Those with underlying medical conditions are at a higher risk of being infected by coronavirus. Now, research shows that another group of people who could also be vulnerable are those who smoke, vape, or have substance abuse issues.

“[T]he research community should be alert to the possibility that [Covid-19] could hit some populations with substance use disorders particularly hard,” Dr. Nora Volkow, director of the National Institute on Drug Abuse, wrote in a blog post last week.

Since coronavirus is a respiratory illness, people who smoke tobacco or weed, or vape could be particularly exposed.

“When someone's lungs are exposed to flu or other infections the adverse effects of smoking or vaping are much more serious than among people who do not smoke or vape,” Stanton Glantz, professor of medicine and director of the Center for Tobacco Research Control & Education at University of California, San Francisco, also wrote in a blog post.

Glantz told CNN, “Vaping affects your lungs at every level. It affects the immune function in your nasal cavity by affecting cilia which push foreign things out...[T]he ability of your upper airways to clear viruses is compromised.”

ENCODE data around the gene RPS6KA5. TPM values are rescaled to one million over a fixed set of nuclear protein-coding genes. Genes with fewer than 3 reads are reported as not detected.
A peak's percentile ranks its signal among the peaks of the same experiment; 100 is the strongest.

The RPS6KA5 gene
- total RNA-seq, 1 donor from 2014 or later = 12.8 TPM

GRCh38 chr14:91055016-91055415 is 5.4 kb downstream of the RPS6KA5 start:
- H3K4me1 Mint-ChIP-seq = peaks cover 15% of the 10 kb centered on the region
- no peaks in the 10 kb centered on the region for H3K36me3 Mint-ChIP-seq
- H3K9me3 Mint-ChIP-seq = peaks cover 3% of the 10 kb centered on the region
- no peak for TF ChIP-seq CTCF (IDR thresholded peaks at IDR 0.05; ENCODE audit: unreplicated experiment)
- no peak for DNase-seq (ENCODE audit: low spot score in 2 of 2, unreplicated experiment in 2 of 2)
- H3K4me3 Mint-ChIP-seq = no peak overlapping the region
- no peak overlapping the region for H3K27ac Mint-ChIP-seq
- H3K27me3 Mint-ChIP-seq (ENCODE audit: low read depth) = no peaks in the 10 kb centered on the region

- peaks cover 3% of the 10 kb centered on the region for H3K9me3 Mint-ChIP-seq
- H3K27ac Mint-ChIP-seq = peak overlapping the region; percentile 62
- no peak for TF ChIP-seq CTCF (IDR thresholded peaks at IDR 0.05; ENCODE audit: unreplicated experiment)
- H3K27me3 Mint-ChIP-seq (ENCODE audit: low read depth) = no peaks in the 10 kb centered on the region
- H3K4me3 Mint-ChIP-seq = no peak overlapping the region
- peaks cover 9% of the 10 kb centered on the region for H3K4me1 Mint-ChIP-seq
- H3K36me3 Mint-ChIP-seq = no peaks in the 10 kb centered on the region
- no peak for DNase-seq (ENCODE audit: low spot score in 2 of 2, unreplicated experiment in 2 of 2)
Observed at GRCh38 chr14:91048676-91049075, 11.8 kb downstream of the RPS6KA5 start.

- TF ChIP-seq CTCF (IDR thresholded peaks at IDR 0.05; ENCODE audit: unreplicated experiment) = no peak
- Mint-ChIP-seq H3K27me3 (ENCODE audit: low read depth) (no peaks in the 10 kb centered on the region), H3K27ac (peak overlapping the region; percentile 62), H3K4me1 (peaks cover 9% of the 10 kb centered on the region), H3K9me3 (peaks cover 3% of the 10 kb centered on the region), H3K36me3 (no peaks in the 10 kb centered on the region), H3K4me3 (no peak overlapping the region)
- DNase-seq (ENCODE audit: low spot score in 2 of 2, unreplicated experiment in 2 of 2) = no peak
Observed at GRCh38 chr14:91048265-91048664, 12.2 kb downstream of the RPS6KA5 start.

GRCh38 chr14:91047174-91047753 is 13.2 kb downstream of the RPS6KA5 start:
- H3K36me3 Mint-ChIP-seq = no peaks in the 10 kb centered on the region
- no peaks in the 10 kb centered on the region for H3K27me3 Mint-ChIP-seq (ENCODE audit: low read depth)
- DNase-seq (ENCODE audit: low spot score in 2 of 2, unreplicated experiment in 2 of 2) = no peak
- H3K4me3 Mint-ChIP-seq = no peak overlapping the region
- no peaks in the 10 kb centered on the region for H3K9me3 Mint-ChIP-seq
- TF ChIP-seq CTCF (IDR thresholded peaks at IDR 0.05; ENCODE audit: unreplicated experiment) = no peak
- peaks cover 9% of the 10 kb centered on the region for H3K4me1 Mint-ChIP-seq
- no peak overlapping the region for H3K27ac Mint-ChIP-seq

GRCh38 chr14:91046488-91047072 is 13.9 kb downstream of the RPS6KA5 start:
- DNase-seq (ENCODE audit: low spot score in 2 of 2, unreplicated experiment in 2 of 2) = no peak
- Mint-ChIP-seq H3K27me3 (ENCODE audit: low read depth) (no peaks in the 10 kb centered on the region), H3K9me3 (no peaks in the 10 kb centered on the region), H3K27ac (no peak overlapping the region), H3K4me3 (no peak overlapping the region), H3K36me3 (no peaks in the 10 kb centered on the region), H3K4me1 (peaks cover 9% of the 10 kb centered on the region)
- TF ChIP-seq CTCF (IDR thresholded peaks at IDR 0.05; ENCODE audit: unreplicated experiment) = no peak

On Wednesday, the CDC announced that a sizable part of coronavirus hospitalizations are young people under 44 in the US. Glantz wonders if vaping is directly linked to this. “Some of my pulmonary [colleagues] have noted people under 30 [with Covid-19] ending up in hospitals and a couple were vapors,” he said. Yet, he doesn’t think there’s adequate research or evidence to prove the connection.

People who smoke are usually at a higher risk of complications, particularly in regards to respiratory illnesses. Coronavirus is 14 times more severe for people who have a history of smoking compared to people who didn’t smoke, Glantz said, pointing to a report from China from February. The study discovered that people with a history of smoking have a 14% higher chance of contracting pneumonia.

People who abuse opioids and methamphetamine could also be at higher risk for COVID-19 since these drugs impact respiratory and pulmonary health. People with these addictions also depend on human interaction, such as therapy or methadone clinics, which will prove difficult during this time of social distancing.

Glantz recommends that now is the time for people to quit smoking. “At a time when people are looking to reduce risk, it's very sensible to stop insulting your lungs,” he said.